Seattle became the first U.S. city to approve "democracy vouchers" as a way of public financing of political campaigns in 2015. Supporters say the idea democratizes political campaigns by giving regular folks money to contribute as they choose, presumably taking some power away from rich people, companies and organizations that seem to dominate campaign finance.
You do not get a new batch of democracy vouchers for the general election, but if you didn’t use yours in the primary election, you can still “spend” them during the general election. As the city’s election site explains, you have until Nov. 30 (yes, weeks after the election) to give your vouchers to a campaign.
If you can’t find your vouchers and don’t think you already gave them away, you can access them online. First check your voter registration to make sure it is up to date. If it is, you have the option to access the democracy voucher system online and “spend” your vouchers through the site. If you can find the vouchers in your mail pile, you can still mail them in or hand them directly to a candidate or campaign staffer. (The city does check the vouchers when they’re submitted, so you won’t be able to spend your vouchers twice.) A voter can spend all four $25 vouchers on one candidate or donate them to multiple candidates they support.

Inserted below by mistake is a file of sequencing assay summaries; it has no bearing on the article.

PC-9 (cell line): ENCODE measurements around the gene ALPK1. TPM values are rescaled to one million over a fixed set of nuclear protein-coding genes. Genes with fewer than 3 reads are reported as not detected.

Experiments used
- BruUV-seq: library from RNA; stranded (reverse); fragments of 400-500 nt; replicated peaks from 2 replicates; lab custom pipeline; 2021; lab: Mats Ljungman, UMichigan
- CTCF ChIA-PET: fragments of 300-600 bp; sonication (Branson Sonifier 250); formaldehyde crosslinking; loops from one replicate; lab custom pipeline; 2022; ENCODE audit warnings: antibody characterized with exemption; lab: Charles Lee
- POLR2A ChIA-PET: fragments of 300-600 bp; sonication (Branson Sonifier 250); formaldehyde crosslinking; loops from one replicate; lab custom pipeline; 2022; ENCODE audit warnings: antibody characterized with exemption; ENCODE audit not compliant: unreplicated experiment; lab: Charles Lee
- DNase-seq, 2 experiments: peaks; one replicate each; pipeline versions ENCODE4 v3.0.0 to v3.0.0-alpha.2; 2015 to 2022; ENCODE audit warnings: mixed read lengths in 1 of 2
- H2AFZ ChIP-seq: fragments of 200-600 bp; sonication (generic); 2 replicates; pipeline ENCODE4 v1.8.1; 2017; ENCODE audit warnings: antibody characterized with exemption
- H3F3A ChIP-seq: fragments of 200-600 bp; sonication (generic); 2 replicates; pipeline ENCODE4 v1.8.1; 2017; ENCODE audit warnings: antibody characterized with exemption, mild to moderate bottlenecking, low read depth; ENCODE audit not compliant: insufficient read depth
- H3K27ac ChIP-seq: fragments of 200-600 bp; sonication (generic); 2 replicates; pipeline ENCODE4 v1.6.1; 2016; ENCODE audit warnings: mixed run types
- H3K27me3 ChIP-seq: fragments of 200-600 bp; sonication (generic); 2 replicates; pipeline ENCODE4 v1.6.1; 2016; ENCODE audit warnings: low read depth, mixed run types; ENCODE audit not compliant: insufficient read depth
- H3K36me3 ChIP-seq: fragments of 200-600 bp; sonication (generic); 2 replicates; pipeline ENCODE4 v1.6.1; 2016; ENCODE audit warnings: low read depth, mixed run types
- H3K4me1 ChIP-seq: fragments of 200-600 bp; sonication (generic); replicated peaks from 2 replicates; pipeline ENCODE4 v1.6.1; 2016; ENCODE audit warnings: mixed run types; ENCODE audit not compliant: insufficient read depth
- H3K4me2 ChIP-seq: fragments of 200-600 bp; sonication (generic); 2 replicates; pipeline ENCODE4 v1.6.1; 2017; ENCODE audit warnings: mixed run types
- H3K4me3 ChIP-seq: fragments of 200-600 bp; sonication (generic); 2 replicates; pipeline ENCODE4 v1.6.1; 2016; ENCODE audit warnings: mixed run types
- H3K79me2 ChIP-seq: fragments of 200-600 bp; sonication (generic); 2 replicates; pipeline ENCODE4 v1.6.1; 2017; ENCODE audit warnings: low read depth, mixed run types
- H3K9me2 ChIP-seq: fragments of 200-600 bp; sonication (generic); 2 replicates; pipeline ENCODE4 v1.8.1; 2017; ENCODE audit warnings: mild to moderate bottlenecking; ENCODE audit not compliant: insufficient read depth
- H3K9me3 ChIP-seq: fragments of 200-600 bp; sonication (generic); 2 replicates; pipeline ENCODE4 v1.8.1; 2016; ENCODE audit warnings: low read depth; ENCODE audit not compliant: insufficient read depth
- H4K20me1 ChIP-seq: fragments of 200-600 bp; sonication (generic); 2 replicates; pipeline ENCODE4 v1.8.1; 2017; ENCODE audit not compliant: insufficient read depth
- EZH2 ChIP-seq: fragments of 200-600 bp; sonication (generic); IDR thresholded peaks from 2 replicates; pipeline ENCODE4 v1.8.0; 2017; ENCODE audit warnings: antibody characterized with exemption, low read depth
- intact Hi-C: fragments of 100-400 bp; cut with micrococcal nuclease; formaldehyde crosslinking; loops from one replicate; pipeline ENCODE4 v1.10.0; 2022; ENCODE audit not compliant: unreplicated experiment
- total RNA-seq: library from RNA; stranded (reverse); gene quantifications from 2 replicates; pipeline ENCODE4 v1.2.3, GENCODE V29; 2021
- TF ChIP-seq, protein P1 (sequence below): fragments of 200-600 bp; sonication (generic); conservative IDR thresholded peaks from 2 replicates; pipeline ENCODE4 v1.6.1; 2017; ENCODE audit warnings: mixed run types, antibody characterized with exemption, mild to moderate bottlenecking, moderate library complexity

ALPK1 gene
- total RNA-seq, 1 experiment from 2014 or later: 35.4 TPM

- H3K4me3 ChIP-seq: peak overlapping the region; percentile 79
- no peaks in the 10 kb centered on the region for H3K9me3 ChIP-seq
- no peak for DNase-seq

Candidates eligible to receive vouchers are listed on the participating candidates' page. Candidates are allowed to ask for your vouchers in the same way they might solicit other kinds of campaign contributions, including at in-person town halls or when they knock on your door during campaigning.